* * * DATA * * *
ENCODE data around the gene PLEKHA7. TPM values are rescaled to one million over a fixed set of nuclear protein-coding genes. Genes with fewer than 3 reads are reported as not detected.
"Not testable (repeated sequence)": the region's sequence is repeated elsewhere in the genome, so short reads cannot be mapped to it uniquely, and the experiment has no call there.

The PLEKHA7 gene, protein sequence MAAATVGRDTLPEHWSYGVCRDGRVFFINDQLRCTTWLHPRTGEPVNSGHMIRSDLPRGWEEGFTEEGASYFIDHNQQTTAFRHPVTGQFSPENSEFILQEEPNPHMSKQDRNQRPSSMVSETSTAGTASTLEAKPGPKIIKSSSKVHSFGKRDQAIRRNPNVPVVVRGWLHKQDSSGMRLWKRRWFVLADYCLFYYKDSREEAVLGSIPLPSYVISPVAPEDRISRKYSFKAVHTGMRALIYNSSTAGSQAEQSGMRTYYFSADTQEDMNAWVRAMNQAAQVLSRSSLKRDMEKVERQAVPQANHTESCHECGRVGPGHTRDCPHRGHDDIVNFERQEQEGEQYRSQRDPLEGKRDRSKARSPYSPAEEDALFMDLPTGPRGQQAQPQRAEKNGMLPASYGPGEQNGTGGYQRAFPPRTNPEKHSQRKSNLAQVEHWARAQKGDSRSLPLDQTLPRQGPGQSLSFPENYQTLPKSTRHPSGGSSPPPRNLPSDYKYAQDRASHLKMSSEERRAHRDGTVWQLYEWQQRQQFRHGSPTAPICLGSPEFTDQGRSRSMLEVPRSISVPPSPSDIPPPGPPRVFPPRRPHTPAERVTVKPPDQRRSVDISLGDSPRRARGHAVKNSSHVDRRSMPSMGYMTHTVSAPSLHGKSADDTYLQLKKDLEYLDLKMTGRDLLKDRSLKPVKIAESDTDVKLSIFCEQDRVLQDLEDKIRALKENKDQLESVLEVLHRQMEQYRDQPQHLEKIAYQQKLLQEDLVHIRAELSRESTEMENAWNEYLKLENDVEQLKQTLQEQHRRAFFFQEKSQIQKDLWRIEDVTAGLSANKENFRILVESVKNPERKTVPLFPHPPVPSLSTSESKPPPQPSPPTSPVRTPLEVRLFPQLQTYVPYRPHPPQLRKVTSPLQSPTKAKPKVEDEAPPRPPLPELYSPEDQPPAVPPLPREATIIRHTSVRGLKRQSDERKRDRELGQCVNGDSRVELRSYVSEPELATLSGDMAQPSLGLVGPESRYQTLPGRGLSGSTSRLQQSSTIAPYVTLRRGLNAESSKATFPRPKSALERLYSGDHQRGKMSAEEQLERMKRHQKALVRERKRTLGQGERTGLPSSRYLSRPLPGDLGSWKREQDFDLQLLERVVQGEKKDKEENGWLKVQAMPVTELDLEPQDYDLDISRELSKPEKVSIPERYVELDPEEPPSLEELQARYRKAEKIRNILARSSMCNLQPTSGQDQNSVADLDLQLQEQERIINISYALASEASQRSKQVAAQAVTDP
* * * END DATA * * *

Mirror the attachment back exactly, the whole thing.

ENCODE data around the gene PLEKHA7. TPM values are rescaled to one million over a fixed set of nuclear protein-coding genes. Genes with fewer than 3 reads are reported as not detected.
"Not testable (repeated sequence)": the region's sequence is repeated elsewhere in the genome, so short reads cannot be mapped to it uniquely, and the experiment has no call there.

The PLEKHA7 gene, protein sequence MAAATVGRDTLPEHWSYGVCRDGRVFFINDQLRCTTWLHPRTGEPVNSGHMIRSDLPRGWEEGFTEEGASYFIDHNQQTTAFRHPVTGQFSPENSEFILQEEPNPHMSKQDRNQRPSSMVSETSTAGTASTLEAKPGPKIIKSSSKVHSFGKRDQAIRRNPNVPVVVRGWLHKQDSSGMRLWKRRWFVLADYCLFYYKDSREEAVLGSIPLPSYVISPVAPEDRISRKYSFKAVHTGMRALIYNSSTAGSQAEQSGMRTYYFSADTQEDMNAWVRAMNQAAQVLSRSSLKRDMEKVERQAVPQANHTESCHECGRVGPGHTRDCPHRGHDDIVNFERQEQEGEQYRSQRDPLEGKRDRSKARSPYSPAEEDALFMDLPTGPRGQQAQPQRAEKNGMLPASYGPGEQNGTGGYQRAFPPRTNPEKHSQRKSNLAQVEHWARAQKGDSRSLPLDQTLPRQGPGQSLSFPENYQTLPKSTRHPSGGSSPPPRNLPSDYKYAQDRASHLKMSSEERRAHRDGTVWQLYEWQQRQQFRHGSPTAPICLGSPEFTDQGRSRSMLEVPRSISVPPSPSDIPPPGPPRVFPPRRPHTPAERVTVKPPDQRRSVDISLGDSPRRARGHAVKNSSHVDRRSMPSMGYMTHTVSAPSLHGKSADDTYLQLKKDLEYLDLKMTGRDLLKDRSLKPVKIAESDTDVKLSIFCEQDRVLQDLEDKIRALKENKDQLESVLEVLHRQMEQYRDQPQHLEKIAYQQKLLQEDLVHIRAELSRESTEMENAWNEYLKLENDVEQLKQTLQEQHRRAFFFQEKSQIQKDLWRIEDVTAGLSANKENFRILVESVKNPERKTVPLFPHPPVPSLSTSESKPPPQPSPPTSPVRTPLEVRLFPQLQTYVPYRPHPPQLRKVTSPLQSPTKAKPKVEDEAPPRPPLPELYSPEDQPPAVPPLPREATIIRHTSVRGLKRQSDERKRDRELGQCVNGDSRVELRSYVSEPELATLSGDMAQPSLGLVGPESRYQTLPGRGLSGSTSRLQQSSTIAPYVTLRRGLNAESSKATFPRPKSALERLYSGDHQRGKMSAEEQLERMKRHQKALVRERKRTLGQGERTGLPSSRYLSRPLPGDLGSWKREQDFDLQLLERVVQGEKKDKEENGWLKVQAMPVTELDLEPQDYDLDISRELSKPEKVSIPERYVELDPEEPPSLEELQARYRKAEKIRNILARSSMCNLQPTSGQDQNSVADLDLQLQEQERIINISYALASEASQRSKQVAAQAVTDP